Zoological Museum, University of Copenhagen
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- The origins of the Zoological Museum—one of Europe's oldest—dates back to a collection created more than 350 years ago Professor Ole Worm (1588–1654). His Kunstkammer or 'Cabinet of Curiosities' contained many strange objects, including a horse jaw rewaxed by a tree root that's still in the Zoological Museum's collections today. Following Worm's death, his collection was merged into King Frederik III's' Royal Kunstkammer.
In 1862, the current Zoological Museum arose from a merger of the successor to the royal collection, The Royal Museum of Natural History and the Zoological Museum at the University of Copenhagen.
The combined institution was housed in an impressive, purpose-built museum in Krystalgade, which opened to the public on 2 November 1870. The Danish national zoological collections remained in that building for the next century. The growth of collections eventually exceeded the capacity of the building in Krystalgade, with large portions of them maintained off-site. In 1967, the old museum closed while work was underway on new exhibitions in a new building in Universitetsparken, which opened to audiences in 1970.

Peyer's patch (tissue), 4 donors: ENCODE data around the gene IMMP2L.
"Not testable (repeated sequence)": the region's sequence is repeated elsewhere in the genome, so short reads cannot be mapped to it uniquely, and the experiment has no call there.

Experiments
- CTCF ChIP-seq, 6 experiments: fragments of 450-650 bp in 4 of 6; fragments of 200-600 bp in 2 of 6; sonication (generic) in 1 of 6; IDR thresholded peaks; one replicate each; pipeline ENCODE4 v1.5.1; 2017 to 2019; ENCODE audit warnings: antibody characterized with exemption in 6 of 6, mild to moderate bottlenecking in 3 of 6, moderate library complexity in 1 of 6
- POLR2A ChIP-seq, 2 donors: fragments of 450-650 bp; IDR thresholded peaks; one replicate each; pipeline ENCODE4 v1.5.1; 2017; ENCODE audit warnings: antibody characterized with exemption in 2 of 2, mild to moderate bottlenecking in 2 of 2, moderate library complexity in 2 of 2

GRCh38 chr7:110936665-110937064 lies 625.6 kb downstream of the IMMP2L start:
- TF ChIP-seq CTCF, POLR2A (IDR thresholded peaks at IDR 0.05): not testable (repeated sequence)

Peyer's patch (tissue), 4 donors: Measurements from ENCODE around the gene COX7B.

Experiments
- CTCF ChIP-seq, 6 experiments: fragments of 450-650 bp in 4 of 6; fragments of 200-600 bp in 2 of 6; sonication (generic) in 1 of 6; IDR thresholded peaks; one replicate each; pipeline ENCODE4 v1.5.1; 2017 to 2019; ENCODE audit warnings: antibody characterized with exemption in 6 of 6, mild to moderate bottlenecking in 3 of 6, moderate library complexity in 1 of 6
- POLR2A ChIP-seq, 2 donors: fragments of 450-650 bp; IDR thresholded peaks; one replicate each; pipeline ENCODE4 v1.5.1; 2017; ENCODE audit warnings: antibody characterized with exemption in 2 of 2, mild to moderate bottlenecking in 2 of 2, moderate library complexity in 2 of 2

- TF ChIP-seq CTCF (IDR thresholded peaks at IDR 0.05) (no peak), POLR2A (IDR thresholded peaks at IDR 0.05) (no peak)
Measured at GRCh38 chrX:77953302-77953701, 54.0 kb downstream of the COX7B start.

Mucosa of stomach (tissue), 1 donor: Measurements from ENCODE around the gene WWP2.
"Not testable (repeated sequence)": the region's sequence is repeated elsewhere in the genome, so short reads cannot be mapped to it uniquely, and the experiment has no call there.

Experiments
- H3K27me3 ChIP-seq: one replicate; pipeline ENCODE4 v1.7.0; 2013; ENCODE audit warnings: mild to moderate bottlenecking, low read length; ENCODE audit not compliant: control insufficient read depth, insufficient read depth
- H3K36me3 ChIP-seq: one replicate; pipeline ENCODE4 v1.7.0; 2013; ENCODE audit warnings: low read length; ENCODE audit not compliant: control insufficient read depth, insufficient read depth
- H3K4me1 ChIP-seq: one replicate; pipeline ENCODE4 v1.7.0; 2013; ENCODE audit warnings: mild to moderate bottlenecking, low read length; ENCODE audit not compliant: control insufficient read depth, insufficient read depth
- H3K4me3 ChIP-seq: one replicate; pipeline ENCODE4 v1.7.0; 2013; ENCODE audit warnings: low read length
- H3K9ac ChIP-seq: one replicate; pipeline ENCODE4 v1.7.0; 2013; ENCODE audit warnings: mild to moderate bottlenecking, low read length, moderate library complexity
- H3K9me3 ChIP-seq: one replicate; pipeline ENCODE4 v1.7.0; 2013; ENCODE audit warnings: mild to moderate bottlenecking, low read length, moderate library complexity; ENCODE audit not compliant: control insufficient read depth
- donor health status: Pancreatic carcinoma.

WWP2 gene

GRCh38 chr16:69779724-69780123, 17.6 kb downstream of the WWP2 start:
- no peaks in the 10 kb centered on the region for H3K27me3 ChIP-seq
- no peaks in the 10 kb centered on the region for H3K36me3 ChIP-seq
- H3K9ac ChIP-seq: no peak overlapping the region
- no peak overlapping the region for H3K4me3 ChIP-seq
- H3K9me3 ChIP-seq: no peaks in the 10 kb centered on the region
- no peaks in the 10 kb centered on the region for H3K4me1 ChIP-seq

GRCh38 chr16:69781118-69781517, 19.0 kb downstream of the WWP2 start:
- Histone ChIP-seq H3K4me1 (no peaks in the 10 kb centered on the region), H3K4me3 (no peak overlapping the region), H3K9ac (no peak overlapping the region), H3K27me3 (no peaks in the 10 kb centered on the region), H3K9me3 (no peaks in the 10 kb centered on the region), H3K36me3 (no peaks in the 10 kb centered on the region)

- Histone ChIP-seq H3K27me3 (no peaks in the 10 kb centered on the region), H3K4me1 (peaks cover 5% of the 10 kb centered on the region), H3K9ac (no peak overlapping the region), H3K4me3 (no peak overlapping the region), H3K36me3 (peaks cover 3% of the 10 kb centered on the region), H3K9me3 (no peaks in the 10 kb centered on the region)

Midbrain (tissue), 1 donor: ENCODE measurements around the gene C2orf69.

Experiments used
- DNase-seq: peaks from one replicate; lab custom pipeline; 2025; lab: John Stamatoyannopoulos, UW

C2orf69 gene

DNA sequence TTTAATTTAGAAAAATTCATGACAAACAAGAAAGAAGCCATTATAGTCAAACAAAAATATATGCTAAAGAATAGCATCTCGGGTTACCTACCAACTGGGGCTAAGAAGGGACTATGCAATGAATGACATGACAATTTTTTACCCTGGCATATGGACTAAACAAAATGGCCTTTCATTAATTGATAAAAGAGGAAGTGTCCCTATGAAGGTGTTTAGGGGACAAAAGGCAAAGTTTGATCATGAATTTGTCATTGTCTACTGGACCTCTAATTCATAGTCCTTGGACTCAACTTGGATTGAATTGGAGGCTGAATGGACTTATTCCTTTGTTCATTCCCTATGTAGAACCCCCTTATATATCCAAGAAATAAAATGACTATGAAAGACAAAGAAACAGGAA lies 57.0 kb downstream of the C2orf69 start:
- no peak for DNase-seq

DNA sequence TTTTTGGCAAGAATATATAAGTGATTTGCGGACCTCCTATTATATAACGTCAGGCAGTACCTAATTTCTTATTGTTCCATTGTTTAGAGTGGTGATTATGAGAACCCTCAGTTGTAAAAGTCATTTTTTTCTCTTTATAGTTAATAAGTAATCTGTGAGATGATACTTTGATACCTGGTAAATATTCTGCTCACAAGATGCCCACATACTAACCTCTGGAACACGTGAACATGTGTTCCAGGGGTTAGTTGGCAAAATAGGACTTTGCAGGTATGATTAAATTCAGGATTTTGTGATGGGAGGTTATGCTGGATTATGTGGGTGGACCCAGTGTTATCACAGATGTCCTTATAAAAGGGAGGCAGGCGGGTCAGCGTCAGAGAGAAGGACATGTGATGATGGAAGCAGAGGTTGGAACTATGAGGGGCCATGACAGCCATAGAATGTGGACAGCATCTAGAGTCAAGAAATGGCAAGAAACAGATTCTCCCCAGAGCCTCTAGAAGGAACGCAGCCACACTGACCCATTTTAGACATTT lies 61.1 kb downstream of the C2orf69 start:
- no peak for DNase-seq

The Universitetsparken building contains very large scientific collections containing specimens from all over the world. Along with the older collections, there are millions of specimens collected during the course of three centuries on expeditions in Greenland and the West Indies, among other locations.
The Museum still collects animals, now mostly sea creatures and insects. For mammals and birds, small blood samples are most often taken for DNA analysis. The Museum's zoologists are concerned with tracing evolutionary relationships and exploring wildlife, in particularly interesting and endangered areas, such as the South American rainforest, the mountain forests of East Africa and Southeast Asia, the wildlife of the North Atlantic and Greenland.